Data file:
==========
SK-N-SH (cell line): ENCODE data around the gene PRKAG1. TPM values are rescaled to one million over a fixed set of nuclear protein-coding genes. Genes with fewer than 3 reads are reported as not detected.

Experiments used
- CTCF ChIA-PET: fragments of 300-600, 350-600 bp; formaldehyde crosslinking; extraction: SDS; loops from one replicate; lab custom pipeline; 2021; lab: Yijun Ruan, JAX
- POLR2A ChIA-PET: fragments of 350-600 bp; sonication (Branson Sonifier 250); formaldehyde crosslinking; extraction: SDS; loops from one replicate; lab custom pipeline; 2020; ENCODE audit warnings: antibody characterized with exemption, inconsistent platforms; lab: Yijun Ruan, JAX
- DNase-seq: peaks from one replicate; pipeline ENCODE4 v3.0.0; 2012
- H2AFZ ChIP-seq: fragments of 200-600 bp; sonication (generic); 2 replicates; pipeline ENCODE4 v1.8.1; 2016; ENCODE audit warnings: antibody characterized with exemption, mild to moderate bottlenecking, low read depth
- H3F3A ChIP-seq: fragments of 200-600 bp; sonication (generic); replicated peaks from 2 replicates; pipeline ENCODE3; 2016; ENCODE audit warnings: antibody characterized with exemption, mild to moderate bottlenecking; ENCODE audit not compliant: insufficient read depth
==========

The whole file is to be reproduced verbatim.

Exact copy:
SK-N-SH (cell line): ENCODE data around the gene PRKAG1. TPM values are rescaled to one million over a fixed set of nuclear protein-coding genes. Genes with fewer than 3 reads are reported as not detected.

Experiments used
- CTCF ChIA-PET: fragments of 300-600, 350-600 bp; formaldehyde crosslinking; extraction: SDS; loops from one replicate; lab custom pipeline; 2021; lab: Yijun Ruan, JAX
- POLR2A ChIA-PET: fragments of 350-600 bp; sonication (Branson Sonifier 250); formaldehyde crosslinking; extraction: SDS; loops from one replicate; lab custom pipeline; 2020; ENCODE audit warnings: antibody characterized with exemption, inconsistent platforms; lab: Yijun Ruan, JAX
- DNase-seq: peaks from one replicate; pipeline ENCODE4 v3.0.0; 2012
- H2AFZ ChIP-seq: fragments of 200-600 bp; sonication (generic); 2 replicates; pipeline ENCODE4 v1.8.1; 2016; ENCODE audit warnings: antibody characterized with exemption, mild to moderate bottlenecking, low read depth
- H3F3A ChIP-seq: fragments of 200-600 bp; sonication (generic); replicated peaks from 2 replicates; pipeline ENCODE3; 2016; ENCODE audit warnings: antibody characterized with exemption, mild to moderate bottlenecking; ENCODE audit not compliant: insufficient read depth